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HomeTechnologyTwitter Said to Discontinue Access to Ad-Free Articles for Twitter Blue Subscribers

Twitter Said to Discontinue Access to Ad-Free Articles for Twitter Blue Subscribers

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Twitter, which was acquired last week by billionaire Elon Musk, will no longer allow subscribers of its Blue service to access ad-free articles, the Wall Street Journal reported on Tuesday, citing sources familiar with the matter.

Twitter Blue was launched in June last year as the platform’s first subscription service that offered exclusive access to premium features, including an option to edit tweets.

The service allowed subscribers to read articles from some publishers without advertisements. The social media platform also made an edit button available to paid subscribers in the US last month.

Twitter is planning more changes to its Blue subscription plan that costs $4.99 (roughly Rs. 410) per month, including making user verification a part of the paid service, according to media reports.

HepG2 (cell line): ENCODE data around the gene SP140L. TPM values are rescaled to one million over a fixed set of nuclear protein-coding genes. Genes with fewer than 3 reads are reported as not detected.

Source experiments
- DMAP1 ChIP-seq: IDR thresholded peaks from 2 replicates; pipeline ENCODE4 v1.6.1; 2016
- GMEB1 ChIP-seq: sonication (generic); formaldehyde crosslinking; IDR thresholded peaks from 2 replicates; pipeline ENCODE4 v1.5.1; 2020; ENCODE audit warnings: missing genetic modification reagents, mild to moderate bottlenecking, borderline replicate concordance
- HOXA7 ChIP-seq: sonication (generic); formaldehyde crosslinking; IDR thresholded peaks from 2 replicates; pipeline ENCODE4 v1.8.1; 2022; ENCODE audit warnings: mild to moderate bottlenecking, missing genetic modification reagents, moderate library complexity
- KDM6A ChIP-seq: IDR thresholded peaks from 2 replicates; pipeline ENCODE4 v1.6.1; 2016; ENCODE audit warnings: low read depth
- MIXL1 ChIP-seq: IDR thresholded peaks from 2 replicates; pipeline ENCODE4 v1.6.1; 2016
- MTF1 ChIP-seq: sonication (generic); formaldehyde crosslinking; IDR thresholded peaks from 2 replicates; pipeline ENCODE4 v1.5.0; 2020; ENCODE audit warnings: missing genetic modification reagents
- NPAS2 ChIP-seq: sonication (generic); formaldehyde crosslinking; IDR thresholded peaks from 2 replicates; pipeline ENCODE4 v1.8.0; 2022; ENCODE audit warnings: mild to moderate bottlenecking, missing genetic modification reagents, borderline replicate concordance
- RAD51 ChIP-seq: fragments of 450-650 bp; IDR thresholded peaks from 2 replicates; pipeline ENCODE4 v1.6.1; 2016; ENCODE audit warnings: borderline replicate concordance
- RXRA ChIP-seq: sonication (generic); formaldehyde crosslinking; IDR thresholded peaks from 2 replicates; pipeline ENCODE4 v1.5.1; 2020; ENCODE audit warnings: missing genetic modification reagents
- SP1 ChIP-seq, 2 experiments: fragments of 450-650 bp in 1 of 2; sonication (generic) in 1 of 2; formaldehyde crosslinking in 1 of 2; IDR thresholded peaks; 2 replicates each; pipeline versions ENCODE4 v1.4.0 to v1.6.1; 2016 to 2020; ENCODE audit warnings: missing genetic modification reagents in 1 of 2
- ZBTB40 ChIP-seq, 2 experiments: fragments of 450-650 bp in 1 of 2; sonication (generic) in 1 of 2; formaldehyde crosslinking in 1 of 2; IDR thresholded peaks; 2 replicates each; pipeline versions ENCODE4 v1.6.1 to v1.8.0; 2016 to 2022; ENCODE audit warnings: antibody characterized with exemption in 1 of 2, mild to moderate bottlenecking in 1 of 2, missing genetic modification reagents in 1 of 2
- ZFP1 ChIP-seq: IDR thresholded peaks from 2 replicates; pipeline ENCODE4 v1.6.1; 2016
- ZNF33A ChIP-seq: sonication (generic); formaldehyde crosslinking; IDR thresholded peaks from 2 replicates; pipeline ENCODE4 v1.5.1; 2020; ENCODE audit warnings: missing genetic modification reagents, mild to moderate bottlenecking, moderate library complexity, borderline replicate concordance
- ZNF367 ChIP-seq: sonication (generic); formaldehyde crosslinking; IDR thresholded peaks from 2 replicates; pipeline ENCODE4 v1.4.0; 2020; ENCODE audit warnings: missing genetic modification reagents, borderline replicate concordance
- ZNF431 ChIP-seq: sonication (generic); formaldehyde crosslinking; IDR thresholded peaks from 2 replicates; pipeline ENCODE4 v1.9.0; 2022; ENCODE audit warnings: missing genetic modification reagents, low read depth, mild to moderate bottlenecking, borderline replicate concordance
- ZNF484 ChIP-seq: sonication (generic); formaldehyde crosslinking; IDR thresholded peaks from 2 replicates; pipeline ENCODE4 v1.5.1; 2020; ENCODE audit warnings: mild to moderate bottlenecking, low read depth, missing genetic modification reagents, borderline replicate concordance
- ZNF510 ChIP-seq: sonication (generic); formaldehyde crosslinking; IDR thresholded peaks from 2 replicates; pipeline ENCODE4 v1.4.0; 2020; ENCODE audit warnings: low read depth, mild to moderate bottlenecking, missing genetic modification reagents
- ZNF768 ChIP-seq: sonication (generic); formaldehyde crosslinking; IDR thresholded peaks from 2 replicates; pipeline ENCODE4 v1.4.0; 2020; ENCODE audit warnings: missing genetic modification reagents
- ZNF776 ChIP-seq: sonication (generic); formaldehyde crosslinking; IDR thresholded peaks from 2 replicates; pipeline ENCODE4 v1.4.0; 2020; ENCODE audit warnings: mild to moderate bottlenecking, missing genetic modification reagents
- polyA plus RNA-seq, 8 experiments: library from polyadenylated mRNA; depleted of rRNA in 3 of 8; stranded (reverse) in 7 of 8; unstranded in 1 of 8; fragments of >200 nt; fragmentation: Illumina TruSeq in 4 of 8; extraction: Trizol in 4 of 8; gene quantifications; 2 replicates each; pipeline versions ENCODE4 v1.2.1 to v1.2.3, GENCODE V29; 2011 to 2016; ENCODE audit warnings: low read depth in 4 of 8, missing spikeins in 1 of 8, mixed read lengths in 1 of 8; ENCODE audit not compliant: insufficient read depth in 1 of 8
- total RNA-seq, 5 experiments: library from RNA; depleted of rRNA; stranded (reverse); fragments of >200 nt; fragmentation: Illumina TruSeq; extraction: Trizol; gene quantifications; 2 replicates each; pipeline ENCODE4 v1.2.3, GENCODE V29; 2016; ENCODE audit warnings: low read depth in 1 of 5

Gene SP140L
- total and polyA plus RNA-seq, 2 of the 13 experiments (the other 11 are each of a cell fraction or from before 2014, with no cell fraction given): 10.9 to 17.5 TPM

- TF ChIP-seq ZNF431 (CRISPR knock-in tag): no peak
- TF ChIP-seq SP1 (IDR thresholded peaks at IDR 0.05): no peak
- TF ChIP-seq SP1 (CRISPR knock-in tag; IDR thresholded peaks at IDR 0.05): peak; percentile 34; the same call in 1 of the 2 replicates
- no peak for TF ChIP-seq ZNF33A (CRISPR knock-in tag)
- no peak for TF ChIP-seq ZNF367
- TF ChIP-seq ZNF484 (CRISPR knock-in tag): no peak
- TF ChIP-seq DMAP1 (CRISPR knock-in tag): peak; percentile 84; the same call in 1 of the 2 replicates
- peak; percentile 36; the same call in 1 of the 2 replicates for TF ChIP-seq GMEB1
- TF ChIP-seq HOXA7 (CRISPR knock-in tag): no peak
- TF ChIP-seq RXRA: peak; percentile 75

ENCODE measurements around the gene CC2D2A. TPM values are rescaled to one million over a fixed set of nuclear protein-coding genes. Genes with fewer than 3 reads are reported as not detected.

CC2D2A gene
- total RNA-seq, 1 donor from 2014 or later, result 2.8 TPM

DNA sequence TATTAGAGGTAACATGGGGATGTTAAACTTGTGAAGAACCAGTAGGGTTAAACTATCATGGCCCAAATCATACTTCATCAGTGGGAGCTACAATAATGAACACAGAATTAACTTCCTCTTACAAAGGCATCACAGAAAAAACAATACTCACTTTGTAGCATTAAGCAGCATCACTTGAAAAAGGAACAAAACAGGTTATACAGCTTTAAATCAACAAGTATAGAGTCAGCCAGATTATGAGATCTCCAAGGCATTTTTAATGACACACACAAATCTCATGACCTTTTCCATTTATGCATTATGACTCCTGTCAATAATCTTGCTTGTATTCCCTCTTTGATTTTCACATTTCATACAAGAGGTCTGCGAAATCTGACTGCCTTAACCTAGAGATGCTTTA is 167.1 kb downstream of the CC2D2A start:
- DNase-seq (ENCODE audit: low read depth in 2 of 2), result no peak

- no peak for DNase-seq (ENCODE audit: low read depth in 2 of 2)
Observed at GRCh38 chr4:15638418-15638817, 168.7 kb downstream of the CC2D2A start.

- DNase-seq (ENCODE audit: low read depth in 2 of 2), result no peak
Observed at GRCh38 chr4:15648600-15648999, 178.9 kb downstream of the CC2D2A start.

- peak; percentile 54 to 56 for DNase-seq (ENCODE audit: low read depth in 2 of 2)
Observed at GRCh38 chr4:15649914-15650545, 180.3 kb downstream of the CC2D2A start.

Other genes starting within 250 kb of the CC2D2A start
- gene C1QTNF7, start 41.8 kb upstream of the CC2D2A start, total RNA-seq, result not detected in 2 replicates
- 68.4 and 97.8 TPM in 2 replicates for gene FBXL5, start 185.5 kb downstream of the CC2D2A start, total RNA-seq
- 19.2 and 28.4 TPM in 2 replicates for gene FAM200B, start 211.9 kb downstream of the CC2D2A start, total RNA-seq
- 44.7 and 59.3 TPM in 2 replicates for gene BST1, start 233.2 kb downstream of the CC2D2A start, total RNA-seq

Musk on Tuesday in a reply to author Stephen King asked if $8 (roughly Rs. 660) was an amount he would pay for being a verified user, adding that charging a fee was the only way to “defeat the bots & trolls”.

Twitter did not immediately respond to a Reuters request for comment.

On Tuesday, Elon Musk announced that Twitter will charge $8 a month for its Blue service, which includes its sought-after “verified” badge, new boss Elon Musk said on Tuesday as he seeks to boost subscriptions and make the social media network less reliant on ads.

A blue check mark next to a person’s user name on the social media platform means Twitter has confirmed that the account belongs to the person or company claiming it. Twitter is currently free for most users.

Since the takeover, Musk has moved quickly to put his stamp on the company, firing its previous chief and other top officials.

He said on Tuesday subscribers with blue check marks would get priority in replies, mentions and search and would be able to post longer videos and audios. Subscribers would see half as many ads, he added.

© Thomson Reuters 2022


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